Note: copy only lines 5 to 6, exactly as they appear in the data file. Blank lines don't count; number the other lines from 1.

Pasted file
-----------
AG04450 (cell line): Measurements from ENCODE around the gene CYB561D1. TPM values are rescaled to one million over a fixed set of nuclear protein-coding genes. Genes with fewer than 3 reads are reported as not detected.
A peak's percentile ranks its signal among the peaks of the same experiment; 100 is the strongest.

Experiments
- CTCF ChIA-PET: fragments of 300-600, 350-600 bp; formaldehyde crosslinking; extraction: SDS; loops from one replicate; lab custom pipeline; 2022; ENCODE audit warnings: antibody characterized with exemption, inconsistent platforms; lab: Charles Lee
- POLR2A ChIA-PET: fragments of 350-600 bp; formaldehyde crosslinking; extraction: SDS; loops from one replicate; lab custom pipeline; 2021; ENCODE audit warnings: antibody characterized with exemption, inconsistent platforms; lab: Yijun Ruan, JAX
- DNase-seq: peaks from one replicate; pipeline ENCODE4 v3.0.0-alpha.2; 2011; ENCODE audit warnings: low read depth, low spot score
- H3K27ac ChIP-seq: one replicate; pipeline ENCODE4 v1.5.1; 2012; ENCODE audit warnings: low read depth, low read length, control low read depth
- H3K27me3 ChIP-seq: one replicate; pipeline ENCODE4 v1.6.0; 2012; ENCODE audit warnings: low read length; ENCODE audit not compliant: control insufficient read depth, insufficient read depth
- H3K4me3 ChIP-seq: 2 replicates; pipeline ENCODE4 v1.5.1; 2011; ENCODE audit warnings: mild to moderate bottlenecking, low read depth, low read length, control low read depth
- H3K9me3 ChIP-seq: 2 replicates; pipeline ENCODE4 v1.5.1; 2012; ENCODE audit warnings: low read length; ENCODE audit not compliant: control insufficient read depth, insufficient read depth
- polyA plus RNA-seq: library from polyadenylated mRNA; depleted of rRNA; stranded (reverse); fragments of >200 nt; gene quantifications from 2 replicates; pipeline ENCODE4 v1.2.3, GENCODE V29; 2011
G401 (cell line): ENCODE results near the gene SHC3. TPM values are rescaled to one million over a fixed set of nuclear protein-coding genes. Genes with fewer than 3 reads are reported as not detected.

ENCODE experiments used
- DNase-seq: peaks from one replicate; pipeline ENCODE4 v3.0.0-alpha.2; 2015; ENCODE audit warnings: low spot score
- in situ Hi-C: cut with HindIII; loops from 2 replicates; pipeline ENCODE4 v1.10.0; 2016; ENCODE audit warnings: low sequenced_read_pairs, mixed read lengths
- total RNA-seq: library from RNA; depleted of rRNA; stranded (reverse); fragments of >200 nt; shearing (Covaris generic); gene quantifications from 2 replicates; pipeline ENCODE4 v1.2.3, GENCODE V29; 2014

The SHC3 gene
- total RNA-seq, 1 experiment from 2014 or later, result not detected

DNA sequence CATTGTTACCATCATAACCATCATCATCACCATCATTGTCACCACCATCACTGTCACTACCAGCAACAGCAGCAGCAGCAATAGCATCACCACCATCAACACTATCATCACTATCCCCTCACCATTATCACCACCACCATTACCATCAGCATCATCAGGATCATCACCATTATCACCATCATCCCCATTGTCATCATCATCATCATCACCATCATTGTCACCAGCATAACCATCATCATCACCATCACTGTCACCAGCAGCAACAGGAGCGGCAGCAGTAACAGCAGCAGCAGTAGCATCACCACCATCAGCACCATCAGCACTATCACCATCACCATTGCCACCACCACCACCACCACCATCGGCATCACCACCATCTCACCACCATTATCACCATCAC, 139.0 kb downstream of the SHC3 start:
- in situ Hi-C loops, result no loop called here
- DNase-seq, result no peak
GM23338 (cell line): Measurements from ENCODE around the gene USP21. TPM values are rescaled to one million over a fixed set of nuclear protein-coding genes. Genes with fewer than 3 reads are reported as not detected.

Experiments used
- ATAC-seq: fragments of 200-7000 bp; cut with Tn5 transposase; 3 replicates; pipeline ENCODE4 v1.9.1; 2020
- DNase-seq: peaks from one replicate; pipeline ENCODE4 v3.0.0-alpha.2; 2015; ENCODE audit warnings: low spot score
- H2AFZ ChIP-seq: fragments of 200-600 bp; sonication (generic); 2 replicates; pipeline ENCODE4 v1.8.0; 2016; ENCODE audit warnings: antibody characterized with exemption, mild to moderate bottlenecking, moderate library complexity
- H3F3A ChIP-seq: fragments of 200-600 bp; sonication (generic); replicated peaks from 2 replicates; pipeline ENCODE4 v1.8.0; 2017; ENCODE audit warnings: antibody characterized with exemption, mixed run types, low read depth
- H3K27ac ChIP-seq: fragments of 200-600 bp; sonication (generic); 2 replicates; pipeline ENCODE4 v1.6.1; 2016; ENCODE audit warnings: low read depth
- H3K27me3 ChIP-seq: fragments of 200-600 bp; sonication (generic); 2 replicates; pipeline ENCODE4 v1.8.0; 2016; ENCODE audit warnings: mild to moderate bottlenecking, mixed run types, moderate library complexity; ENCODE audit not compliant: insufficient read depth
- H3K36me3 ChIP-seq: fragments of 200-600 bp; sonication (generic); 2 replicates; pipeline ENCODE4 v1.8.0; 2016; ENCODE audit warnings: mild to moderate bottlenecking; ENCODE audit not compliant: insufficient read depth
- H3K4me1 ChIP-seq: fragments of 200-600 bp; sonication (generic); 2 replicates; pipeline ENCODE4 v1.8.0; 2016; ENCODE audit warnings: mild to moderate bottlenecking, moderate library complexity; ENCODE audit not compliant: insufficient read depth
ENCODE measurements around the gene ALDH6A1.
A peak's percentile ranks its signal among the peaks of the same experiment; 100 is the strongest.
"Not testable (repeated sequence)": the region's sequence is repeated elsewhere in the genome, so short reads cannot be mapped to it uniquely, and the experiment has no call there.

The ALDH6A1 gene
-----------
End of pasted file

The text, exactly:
- POLR2A ChIA-PET: fragments of 350-600 bp; formaldehyde crosslinking; extraction: SDS; loops from one replicate; lab custom pipeline; 2021; ENCODE audit warnings: antibody characterized with exemption, inconsistent platforms; lab: Yijun Ruan, JAX
- DNase-seq: peaks from one replicate; pipeline ENCODE4 v3.0.0-alpha.2; 2011; ENCODE audit warnings: low read depth, low spot score